AUGUSTA – The House and Senate voted overwhelmingly Monday to override Gov. Paul LePage’s veto of a bill that would extend the time period for families of murder victims to file civil lawsuits against the killers.

But House lawmakers failed to overturn a LePage veto of a bill to require the Maine State Lottery to provide more details about its advertising expenditures, a proposal that came in response to media reports that the lottery was targeting poorer Mainers.

Overall, lawmakers made quick work of about a half-dozen vetoes by LePage as they aim to wrap up the 2016 legislative session several days earlier than the scheduled April 20 adjournment. Both chambers voted to override four bills Monday – all by substantially more than the required two-thirds margin – and House lawmakers voted to overturn a fifth bill, which now awaits Senate action.

The collective 179-1 vote in both chambers on lawsuits for “cold cases” was a notable rebuff of LePage, who had accused lawmakers of passing “a hollow bill making empty promises for political gain.”

Under current law, relatives of murder victims have just two years after a person’s death to file a “wrongful death” lawsuit against parties involved in the crime. Critics of the current law note that it can take many years or even decades before an investigation brings an arrest, much less a conviction.

The bill that will become law, L.D. 1605, will give “personal representatives” of a homicide victim six years from the discovery of “just cause of action against the person” – not two years from the death – to file a lawsuit. That could allow family members to seek financial compensation from killers who are convicted decades after the death based on new evidence.

Sen. Linda Valentino, D-Saco, had introduced the bill in response to pleas from so-called “cold case families.”

“This is their bill, not mine,” Valentino said in a written statement. “They have advocated strongly for … its passage even though it won’t help any of them. This bill isn’t for their benefit – it’s for the benefit of future victims’ families, who should never be denied justice because of an arbitrary statute of limitations.”

In his veto letter sent to lawmakers Friday, LePage criticized them for passing a bill that he said “is nothing more than pandering to grieved families.”

LePage, a Republican, wrote that the bill “muddles a simple and clear statute of limitations to no practical end.”

“What damages will those bringing these suits really be able to recover?” LePage wrote. “Does anyone truly believe that the murderers in Maine’s prison system have incredible assets to cover these damages? Perhaps the murderers in Maine’s prison system saw fit to procure insurance coverage for their homicidal acts? This is a hollow bill making empty promises for political gain.”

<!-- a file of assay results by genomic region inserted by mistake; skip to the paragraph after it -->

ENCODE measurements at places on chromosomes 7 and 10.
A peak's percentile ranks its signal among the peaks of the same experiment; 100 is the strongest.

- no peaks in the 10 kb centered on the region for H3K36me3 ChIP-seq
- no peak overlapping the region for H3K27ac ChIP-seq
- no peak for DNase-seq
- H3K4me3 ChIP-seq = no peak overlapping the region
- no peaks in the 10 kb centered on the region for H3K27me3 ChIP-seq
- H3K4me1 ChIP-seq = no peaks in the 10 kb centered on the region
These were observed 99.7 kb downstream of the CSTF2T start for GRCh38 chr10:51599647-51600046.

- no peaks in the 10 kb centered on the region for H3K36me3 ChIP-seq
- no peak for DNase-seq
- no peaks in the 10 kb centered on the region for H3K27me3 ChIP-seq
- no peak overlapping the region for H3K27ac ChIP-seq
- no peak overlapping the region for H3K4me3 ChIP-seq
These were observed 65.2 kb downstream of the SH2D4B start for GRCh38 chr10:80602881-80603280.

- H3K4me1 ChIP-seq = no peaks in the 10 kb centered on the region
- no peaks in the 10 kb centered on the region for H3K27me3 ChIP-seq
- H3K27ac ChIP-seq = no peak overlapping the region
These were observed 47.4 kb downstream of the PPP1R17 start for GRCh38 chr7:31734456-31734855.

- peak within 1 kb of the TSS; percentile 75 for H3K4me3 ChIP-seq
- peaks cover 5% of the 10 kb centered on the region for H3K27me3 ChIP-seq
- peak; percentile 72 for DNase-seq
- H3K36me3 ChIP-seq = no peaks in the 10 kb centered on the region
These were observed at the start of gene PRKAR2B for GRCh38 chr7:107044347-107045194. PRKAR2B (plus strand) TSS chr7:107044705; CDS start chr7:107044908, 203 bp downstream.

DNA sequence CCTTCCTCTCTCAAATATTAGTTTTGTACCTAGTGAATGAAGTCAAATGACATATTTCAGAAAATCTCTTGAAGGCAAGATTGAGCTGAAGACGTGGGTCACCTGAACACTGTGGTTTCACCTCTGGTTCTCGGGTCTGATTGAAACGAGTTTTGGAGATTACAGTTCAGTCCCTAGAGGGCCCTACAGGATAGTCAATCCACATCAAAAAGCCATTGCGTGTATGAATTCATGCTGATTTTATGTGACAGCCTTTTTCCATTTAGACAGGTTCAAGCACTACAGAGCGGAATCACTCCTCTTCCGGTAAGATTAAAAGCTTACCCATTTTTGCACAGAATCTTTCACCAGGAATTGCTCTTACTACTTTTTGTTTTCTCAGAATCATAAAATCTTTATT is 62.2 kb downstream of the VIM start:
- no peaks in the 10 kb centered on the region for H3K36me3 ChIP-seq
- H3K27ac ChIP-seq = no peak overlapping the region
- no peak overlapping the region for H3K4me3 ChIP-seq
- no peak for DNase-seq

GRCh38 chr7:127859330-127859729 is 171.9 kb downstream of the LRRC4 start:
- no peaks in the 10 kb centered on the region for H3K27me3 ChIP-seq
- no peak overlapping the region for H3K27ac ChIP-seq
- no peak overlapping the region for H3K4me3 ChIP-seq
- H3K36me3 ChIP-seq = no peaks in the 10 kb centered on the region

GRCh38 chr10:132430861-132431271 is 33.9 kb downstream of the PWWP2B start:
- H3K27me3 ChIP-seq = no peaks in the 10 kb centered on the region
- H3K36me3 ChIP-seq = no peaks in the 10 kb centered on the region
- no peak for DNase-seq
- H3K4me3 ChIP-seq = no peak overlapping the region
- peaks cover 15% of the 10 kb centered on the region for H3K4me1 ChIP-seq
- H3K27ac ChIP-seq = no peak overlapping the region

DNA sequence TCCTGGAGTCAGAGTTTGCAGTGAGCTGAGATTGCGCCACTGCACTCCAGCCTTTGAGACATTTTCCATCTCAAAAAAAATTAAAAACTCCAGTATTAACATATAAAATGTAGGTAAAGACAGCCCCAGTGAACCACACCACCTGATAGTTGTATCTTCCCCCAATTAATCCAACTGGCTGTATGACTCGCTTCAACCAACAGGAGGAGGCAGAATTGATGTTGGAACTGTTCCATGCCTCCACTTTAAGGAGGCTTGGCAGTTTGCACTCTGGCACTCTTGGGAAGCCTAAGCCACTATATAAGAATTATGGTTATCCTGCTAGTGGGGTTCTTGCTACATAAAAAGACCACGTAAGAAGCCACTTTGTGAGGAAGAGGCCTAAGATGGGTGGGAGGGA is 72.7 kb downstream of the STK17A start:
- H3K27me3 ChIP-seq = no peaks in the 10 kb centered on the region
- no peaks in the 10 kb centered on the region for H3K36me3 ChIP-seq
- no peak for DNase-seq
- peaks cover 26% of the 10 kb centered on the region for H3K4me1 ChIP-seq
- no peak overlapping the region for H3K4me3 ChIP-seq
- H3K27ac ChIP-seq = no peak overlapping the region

But Maine Attorney General Janet Mills, a Democrat, previously described the bill as “an attempt to give some of Maine’s families a glimmer of hope” by acknowledging that murderers could stay hidden for years, sometimes decades.

“While this bill may not give the families present a specific right to bring suit because their right may already have lapsed, and it’s still often a long shot to get money damages from a murderer who may be judgment-proof, still it will be significant that the Legislature has listened to these families,” Mills wrote in testimony to the Legislature’s Judiciary Committee.

The governor had more success with his veto of a bill to require additional reports from the agency that handles liquor sales and the state lottery.

The bill, L.D. 1669, would have required the director of the Bureau of Alcoholic Beverages and Lottery Operations to submit annual reports to the Legislature on revenues and operating profits from liquor sales. It also would have required a report on how money was spent during the previous year to advertise and promote the state’s lottery games.

The proposal followed a report by the Maine Center for Public Interest Reporting that found residents of the state’s poorest towns spend as much as 200 times more per person on the lottery than residents in wealthier areas. The investigation also found the state lottery has more than tripled its advertising budget since 2003.

The bill passed both chambers unanimously last month without debate or roll call votes. But on Monday, House Republicans and some Democrats voted to support the governor’s veto. The 80-66 vote was well short of the two-thirds margin needed to overturn the veto.

In his veto message, LePage disputed the investigative report’s findings and said the bill would force the agency to conduct a costly report “containing unnecessary and duplicative information.”

Lawmakers also overturned LePage vetoes of bills to:

 Clarify when a “certificate of need” is required after ownership of a health care facility changes.

 Allow the Statewide Independent Living Council to file civil lawsuits for alleged violations of laws requiring public accommodations, and also require additional reports to the Legislature.

• Allow the Sinclair Sanitary District to lease a portion of land for a telecommunications tower.